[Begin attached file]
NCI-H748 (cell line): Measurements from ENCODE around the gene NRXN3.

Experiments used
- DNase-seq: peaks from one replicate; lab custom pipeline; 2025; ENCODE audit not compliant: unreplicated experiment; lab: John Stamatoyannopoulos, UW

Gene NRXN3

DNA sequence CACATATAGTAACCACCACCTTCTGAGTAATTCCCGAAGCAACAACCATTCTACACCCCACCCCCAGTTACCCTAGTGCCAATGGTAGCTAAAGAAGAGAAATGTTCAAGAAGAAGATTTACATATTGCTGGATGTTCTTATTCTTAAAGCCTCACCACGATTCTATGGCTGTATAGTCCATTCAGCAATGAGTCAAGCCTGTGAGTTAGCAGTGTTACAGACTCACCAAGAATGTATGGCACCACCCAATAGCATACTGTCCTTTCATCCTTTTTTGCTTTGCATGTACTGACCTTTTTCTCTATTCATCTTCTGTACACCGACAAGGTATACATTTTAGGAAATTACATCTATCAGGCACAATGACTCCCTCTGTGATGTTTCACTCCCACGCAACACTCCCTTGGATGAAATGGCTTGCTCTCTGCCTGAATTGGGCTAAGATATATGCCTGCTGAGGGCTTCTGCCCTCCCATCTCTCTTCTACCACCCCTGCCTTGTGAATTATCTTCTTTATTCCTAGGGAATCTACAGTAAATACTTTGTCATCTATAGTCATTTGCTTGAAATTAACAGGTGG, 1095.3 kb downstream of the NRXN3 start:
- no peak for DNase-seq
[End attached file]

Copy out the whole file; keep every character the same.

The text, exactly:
NCI-H748 (cell line): Measurements from ENCODE around the gene NRXN3.

Experiments used
- DNase-seq: peaks from one replicate; lab custom pipeline; 2025; ENCODE audit not compliant: unreplicated experiment; lab: John Stamatoyannopoulos, UW

Gene NRXN3

DNA sequence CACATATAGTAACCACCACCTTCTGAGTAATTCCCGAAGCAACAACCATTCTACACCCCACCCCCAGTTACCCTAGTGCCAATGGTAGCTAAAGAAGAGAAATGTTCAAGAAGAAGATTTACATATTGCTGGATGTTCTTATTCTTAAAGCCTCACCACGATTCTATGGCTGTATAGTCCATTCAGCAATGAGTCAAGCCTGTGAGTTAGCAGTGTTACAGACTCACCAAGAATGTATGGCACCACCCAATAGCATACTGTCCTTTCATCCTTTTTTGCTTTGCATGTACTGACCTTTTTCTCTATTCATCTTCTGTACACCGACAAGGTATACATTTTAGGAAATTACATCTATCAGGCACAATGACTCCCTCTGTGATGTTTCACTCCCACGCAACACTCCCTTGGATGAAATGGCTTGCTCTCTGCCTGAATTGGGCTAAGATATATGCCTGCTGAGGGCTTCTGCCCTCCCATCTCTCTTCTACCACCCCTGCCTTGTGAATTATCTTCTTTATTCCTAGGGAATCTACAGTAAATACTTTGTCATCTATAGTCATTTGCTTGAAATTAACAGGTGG, 1095.3 kb downstream of the NRXN3 start:
- no peak for DNase-seq